I’m not going to get into the “anti-superpowers” rant that every Batman writer and fan nowadays seems to break out whenever possible. It’s getting old. Besides, there are some good ideas here. Penguin could rise to power as Bruce grows up, although the name comes from his look, manner, and minor deformities (looking at you, Tim Burton!) he has. I also wonder if he’ll go by Oswald Cobblepot.
Just remember that the Joker’s origin is tied to Batman and not Bruce Wayne. That was the kind of thing that finally chased me off of Smallville.
I did a lot of research, and what it told me is this world is a little like Greek or Roman mythology. There are so many iterations of the story and so many great versions [that] there is no one road to go down. And if you stick to one of those roads, then you lose other parts you could go down. I read everything I could and then — I didn’t throw it away, but I started fresh. I would hate to pick a particular Batman iteration because I would be dismissing others. But for me, The Killing Joke was one of the great ones in the comic books. Obviously the [Frank] Miller version The Dark Knight, as well.
Not found of his two examples for various reasons but otherwise I’m glad he said that no one version of Batman should be the “one true version”. Just that he has preferences.
How much of the first season story do you have mapped out?
All of it.
I don’t understand people who do shows who don’t know what episode 3 is. I like to know what episode 6 and episode 20 is going to be.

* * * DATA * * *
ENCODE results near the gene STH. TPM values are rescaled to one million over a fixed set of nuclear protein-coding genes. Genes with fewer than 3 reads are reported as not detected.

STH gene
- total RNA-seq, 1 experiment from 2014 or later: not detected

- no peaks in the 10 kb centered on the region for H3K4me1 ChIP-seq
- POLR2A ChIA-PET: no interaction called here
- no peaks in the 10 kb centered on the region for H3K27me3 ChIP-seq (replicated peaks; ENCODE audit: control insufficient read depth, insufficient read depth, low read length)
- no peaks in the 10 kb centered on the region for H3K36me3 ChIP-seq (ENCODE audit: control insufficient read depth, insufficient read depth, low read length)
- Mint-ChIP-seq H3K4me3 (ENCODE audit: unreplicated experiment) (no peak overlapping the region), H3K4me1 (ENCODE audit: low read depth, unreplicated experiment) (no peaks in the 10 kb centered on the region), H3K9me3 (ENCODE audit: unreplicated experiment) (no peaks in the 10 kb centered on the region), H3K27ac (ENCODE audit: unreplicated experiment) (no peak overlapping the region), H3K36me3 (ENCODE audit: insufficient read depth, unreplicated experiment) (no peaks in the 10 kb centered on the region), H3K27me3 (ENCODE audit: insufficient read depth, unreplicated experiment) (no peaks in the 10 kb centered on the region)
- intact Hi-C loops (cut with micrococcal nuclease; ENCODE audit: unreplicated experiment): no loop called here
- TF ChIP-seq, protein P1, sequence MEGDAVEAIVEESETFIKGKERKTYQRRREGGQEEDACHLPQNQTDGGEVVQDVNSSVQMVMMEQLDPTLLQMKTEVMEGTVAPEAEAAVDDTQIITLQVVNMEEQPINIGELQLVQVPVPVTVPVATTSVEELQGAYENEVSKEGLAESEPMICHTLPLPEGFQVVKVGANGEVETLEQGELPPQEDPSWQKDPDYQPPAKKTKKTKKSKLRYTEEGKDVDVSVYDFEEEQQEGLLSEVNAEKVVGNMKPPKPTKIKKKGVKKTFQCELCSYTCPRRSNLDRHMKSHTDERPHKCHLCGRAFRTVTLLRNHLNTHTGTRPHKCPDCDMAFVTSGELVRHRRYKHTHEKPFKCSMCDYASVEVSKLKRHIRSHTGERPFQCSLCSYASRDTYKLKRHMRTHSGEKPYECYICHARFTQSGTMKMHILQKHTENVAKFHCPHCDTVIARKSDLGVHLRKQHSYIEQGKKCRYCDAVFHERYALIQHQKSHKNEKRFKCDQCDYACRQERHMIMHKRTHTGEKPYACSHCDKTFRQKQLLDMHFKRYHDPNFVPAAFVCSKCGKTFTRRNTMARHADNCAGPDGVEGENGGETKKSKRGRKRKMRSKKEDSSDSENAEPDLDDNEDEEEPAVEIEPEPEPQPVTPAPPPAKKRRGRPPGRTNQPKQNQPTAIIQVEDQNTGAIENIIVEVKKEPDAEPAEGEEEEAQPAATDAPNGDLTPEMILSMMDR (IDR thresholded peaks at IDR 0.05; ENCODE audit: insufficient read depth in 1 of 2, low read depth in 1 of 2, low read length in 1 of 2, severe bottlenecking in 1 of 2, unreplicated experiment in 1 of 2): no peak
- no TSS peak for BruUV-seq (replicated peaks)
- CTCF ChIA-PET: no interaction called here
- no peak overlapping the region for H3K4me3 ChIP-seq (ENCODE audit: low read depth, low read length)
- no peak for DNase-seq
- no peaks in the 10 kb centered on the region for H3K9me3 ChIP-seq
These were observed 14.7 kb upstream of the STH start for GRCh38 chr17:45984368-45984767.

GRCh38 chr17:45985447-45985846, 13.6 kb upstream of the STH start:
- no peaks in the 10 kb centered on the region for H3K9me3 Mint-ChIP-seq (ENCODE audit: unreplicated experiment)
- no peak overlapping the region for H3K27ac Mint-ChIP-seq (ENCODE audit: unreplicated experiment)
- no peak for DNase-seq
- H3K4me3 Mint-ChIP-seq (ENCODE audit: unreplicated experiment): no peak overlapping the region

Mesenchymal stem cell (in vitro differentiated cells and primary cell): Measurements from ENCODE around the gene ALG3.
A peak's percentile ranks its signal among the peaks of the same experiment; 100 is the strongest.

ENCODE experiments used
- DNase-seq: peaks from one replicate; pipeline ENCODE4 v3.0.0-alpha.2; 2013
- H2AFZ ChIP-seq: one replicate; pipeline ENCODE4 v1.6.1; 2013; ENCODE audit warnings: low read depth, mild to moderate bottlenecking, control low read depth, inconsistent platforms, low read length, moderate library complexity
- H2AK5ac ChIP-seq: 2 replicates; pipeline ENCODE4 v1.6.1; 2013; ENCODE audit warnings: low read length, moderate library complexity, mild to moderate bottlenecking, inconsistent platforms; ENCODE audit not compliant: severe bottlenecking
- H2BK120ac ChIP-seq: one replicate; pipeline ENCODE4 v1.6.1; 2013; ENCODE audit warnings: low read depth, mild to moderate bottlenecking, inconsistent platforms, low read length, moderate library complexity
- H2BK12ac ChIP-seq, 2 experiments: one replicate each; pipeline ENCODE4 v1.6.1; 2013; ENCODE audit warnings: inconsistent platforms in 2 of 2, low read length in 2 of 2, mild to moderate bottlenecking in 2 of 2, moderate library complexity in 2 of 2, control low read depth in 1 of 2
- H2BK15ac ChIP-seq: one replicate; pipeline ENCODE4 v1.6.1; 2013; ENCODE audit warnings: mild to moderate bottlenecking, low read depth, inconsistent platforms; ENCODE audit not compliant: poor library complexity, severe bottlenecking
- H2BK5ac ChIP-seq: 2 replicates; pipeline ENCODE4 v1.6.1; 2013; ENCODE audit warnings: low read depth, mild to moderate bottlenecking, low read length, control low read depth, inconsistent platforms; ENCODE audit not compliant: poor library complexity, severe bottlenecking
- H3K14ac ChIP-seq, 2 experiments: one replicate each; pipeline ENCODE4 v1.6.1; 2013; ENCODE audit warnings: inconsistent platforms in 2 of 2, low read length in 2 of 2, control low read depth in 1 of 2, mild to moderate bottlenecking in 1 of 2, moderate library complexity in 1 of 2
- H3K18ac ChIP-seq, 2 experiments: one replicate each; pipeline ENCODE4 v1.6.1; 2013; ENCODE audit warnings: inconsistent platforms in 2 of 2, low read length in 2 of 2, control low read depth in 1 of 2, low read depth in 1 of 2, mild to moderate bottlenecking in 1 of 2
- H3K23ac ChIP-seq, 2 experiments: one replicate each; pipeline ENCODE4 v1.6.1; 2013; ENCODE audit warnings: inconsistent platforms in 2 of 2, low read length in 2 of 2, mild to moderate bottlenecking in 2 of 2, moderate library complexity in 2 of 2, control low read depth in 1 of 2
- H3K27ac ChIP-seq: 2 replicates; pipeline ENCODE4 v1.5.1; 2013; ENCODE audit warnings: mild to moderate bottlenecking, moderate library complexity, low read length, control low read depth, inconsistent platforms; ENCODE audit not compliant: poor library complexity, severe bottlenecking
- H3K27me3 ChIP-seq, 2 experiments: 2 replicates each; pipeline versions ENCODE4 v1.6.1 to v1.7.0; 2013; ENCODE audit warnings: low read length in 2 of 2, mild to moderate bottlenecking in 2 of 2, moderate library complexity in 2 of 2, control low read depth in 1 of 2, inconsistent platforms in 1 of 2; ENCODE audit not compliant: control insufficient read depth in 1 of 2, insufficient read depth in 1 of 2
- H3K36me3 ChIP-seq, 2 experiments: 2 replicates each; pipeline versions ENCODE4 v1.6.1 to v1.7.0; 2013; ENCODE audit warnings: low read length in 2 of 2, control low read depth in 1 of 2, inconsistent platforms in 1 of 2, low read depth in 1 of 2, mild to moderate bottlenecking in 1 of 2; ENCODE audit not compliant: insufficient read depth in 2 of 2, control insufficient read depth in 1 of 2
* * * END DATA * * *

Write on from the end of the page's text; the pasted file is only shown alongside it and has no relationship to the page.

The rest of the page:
How serialized will Gotham be vs. how procedural?
Good again! We always hear, “Oh, the show will have stand-alone episodes but with serialized elements,” trying to make a program into two different things in an attempt to keep everybody happy.
There’s a procedural framework for it, but the world of Gotham is too big and operatic and complex to do it any other way but serialized.
Well, it’s nice to see serials aren’t completely out of style. Creating a grown world is a good idea, but again this isn’t a nighttime drama. I hope cases (except for the Wayne family murder of course) don’t get dragged out for episodes on end.
Heller talks about the various characters he wants to bring in…at least some of them because why spoil everything? Naturally conversation turns to the Joker
Some feel Heath Ledger’s performance was so iconic it would be a mistake to try to do that character again so soon.
I’ve written scenes for Julius Caesar and Marc Anthony and Cleopatra. So while that is a serious and valid note, you can’t get into doing this without going there. That was a wonderful performance and — apart from everything else — wonderful make-up. And we should try to live up to that. It will be a different character. It’s certainly going to be more Heath Ledger than Cesar Romero. But like I say, all of these people are real people with feelings and emotions and history and parents. I just build from that.
Personally, I’d rather they went with Jack Nicholson or Mark Hamill. Leger gave a good performance, but Nolan did not give him the Joker. Just some jerk in makeup that was out to prove humans can turn against their principles under the right circumstance. I didn’t care for him as a Joker. Sorry.
Part of the scuttlebutt on ABC’s Agents of SHIELD is that it’s struggled because — despite trying very hard to communicate its concept before it launched — it felt like a story that took place in an exciting universe without the people who are the usual focal point of that universe, the superheroes. It focuses on these human investigators who are normally on the sidelines. Is there a similar concern aboutGotham— that people are going to say, “Well, what do you mean it’s a Batman show without Batman?”